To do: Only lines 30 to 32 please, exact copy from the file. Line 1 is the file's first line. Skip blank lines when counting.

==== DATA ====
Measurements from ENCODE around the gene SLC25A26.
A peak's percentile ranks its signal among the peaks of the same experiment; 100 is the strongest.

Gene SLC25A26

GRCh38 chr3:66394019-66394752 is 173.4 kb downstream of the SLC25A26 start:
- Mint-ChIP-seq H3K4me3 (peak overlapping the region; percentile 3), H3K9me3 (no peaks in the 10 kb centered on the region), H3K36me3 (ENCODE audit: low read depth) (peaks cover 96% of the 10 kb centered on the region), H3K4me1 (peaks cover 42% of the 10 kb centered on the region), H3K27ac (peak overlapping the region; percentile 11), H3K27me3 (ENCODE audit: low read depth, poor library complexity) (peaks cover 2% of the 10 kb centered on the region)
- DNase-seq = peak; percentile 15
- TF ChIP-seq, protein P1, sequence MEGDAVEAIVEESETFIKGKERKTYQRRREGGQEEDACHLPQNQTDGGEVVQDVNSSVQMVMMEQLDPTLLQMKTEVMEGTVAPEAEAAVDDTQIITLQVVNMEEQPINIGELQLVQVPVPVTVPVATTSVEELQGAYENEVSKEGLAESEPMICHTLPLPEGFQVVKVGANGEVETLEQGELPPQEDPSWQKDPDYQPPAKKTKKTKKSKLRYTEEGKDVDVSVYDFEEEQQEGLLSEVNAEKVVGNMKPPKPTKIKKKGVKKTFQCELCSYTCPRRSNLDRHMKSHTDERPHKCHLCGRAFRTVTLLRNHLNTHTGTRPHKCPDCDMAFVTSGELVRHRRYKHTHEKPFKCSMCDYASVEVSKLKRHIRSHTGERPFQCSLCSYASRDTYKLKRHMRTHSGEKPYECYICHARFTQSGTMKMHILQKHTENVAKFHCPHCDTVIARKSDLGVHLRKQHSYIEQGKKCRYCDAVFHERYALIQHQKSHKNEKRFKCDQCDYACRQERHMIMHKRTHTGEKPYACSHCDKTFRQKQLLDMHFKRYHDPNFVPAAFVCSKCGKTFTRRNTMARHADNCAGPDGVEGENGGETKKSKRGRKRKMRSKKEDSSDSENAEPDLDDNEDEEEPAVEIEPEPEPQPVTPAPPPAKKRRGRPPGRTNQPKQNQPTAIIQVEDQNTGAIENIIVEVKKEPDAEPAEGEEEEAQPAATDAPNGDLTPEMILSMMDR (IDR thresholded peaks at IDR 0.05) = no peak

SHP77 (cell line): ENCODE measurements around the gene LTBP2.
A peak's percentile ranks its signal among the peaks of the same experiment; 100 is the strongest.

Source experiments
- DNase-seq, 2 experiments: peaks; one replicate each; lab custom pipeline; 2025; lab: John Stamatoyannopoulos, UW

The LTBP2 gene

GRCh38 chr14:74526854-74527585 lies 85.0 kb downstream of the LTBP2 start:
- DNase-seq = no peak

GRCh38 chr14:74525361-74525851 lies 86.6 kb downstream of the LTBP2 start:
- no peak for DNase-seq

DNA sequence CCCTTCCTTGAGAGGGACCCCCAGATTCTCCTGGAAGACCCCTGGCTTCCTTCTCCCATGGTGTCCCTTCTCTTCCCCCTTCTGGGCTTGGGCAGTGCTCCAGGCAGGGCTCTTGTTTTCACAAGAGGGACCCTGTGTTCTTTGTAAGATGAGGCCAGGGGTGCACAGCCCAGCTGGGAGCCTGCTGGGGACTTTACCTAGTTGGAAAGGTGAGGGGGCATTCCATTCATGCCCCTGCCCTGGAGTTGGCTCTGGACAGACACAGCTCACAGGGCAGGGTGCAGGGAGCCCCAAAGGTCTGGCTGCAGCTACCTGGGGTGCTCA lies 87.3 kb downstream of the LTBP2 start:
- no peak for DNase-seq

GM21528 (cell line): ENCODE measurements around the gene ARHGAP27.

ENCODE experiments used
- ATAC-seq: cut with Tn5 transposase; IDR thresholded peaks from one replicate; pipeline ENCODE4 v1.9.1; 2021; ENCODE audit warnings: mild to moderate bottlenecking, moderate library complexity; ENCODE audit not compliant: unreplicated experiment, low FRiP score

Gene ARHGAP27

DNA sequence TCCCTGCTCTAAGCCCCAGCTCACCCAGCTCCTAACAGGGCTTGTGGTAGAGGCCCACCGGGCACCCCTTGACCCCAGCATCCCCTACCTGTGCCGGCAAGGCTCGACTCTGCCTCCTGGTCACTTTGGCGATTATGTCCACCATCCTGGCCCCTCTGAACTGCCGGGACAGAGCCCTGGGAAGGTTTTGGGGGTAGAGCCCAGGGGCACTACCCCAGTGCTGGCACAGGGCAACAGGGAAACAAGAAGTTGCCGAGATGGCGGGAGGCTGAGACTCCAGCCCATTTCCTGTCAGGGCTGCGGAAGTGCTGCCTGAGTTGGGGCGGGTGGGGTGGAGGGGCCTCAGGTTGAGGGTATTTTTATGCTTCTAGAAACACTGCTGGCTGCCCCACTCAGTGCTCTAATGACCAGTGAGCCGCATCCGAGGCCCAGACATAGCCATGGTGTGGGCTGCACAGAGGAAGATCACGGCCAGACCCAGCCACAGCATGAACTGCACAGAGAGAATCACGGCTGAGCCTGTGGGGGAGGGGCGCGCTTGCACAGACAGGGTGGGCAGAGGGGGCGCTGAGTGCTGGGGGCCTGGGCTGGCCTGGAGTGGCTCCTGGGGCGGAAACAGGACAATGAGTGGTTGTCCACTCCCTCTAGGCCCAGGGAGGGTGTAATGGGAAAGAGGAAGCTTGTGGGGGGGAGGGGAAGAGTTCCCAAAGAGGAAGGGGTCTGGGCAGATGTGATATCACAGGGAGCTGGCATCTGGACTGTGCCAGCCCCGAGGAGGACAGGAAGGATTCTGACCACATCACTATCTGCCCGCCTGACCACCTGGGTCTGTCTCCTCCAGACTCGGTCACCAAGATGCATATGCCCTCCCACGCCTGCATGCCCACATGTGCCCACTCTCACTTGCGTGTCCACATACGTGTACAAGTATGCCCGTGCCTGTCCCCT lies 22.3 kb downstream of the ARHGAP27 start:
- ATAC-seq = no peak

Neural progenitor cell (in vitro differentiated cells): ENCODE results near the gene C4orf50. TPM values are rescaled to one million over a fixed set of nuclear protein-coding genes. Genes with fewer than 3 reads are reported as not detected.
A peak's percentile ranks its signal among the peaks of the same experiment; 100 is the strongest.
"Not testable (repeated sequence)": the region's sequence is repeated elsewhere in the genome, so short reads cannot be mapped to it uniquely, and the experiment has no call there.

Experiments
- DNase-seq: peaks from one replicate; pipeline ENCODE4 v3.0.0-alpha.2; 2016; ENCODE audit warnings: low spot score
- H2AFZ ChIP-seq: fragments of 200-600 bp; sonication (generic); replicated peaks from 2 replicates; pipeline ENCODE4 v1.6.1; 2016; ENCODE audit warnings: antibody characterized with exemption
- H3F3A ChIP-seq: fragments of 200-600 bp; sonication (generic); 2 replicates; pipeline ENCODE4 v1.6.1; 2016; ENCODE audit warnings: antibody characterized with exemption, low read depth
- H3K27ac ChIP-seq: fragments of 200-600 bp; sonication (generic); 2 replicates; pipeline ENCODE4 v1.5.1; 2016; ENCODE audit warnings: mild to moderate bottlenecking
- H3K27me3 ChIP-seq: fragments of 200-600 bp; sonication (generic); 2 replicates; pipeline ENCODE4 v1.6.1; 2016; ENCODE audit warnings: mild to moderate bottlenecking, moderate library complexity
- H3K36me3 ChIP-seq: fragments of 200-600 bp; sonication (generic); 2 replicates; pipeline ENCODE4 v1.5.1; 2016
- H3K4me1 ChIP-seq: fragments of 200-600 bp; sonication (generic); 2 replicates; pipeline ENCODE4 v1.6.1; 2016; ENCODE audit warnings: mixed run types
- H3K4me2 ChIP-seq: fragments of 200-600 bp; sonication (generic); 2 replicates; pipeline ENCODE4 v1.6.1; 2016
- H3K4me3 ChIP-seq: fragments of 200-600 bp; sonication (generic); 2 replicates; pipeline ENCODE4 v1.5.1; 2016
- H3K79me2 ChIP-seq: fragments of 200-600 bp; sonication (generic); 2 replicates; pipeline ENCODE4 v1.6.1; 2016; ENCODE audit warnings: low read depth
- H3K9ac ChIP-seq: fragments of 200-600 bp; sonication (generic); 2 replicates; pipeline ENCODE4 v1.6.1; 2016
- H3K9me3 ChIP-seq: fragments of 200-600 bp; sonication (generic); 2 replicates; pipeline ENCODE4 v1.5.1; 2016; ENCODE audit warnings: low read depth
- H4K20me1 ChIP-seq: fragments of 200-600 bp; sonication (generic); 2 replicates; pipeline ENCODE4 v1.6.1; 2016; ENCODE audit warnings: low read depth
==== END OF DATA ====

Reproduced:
- H2AFZ ChIP-seq: fragments of 200-600 bp; sonication (generic); replicated peaks from 2 replicates; pipeline ENCODE4 v1.6.1; 2016; ENCODE audit warnings: antibody characterized with exemption
- H3F3A ChIP-seq: fragments of 200-600 bp; sonication (generic); 2 replicates; pipeline ENCODE4 v1.6.1; 2016; ENCODE audit warnings: antibody characterized with exemption, low read depth
- H3K27ac ChIP-seq: fragments of 200-600 bp; sonication (generic); 2 replicates; pipeline ENCODE4 v1.5.1; 2016; ENCODE audit warnings: mild to moderate bottlenecking